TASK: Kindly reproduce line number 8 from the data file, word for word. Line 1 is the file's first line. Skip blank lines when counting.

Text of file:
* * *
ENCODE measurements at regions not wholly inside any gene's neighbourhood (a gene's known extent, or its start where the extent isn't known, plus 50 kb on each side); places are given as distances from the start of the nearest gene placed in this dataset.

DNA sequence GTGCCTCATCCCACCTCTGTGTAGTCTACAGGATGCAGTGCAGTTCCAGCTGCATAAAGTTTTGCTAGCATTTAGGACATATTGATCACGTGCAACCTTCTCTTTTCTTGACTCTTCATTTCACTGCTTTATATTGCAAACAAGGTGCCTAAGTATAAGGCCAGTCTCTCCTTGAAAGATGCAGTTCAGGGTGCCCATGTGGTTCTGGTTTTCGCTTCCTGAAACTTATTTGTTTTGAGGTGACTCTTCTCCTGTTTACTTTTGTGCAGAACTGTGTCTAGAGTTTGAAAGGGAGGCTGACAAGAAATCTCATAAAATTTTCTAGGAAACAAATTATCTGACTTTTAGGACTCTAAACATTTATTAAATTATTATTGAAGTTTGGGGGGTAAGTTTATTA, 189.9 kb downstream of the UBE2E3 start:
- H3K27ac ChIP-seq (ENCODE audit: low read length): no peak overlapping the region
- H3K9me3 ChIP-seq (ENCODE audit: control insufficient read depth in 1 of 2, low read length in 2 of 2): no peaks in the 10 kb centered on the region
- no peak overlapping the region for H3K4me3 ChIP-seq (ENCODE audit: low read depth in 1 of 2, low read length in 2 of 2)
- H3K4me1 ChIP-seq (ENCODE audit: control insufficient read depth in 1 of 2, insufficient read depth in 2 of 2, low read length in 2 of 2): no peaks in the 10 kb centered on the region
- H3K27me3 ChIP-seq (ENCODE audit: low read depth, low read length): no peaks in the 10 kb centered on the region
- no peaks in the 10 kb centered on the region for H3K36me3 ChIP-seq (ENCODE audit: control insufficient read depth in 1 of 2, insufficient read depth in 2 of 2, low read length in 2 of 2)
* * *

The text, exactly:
- no peaks in the 10 kb centered on the region for H3K36me3 ChIP-seq (ENCODE audit: control insufficient read depth in 1 of 2, insufficient read depth in 2 of 2, low read length in 2 of 2)